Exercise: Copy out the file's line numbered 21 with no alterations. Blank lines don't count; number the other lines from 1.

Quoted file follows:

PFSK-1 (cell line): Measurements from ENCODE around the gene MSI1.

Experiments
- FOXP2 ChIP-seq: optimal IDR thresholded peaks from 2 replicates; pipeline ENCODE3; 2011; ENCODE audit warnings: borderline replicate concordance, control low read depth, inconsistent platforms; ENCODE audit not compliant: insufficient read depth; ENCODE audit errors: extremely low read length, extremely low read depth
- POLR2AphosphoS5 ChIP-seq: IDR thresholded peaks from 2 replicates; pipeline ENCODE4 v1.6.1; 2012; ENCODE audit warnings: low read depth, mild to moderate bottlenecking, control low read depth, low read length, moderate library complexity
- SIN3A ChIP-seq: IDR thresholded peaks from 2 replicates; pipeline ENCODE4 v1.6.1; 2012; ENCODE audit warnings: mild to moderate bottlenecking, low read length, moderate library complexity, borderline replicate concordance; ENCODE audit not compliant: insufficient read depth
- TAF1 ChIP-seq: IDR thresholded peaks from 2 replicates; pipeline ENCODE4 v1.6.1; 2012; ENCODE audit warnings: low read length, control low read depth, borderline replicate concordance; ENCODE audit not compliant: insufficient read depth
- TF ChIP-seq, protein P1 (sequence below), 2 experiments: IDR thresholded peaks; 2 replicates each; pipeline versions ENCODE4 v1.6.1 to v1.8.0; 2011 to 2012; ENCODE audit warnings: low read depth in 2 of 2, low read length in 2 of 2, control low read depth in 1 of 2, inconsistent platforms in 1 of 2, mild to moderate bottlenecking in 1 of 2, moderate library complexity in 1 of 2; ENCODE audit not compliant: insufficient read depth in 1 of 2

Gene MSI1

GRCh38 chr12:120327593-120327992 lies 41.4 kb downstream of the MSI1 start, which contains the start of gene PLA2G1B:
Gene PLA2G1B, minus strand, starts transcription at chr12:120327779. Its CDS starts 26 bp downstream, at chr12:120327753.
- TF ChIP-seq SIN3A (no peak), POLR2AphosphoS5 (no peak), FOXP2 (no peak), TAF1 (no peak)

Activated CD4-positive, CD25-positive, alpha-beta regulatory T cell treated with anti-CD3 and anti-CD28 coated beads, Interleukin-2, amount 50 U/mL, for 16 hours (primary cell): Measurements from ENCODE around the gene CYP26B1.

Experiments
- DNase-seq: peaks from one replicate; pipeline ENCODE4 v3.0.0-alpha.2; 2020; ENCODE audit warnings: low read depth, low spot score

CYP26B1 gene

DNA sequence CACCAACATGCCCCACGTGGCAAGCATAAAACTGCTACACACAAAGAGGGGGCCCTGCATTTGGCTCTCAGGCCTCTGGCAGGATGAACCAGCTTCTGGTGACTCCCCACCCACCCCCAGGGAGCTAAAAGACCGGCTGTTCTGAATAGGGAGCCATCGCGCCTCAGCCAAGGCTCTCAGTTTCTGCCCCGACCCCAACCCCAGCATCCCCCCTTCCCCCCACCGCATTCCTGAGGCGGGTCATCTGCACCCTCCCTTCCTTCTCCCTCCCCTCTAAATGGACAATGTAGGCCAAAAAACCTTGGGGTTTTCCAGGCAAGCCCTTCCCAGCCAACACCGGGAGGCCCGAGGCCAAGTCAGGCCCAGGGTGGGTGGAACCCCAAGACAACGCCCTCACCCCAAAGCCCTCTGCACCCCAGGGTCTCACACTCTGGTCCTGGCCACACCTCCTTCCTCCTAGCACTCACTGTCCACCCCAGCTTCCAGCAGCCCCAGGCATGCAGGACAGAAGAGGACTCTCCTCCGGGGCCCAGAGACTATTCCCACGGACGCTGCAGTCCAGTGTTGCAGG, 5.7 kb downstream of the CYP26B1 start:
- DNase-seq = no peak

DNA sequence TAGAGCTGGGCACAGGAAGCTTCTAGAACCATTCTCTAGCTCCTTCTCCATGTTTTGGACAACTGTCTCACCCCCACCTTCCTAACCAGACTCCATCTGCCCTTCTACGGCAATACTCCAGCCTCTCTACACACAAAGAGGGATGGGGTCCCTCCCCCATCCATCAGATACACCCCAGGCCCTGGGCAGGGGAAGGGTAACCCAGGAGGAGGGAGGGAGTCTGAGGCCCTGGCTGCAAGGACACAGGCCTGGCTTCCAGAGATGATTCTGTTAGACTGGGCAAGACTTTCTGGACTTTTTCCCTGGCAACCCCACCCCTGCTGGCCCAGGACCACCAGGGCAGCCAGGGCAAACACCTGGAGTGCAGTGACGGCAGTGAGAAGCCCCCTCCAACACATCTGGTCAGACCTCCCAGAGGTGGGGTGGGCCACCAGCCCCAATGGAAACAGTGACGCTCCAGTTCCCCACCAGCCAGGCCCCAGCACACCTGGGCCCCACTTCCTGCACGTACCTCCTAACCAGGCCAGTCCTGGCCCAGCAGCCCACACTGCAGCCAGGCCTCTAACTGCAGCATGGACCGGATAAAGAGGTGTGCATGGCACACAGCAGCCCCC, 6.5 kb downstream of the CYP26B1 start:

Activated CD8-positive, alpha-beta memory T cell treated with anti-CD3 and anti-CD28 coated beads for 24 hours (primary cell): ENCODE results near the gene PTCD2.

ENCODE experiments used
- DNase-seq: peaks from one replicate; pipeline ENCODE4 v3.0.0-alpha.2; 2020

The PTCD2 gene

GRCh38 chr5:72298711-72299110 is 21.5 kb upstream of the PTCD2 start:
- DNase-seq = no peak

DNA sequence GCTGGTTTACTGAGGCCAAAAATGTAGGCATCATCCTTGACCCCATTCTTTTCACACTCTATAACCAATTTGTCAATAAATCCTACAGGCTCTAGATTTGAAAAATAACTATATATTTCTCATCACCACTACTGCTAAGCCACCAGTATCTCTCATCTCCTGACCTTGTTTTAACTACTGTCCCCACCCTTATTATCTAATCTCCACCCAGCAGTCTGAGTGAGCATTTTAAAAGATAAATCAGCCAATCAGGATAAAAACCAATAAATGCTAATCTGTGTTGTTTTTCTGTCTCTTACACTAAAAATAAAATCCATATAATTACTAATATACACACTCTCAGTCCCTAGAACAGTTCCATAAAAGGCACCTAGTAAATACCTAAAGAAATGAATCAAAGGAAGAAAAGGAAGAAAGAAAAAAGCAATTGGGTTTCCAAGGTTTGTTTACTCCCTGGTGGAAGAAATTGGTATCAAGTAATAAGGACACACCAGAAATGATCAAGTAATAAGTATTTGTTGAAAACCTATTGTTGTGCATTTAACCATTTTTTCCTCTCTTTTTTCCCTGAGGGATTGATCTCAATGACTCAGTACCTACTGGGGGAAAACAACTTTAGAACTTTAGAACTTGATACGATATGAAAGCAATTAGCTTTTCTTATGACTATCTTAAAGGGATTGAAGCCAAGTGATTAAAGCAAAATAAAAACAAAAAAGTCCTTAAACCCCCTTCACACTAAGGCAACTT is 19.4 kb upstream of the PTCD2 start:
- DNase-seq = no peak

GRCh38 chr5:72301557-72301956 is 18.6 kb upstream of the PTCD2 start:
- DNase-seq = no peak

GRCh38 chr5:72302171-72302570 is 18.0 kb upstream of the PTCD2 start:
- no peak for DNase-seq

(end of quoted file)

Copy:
- DNase-seq: peaks from one replicate; pipeline ENCODE4 v3.0.0-alpha.2; 2020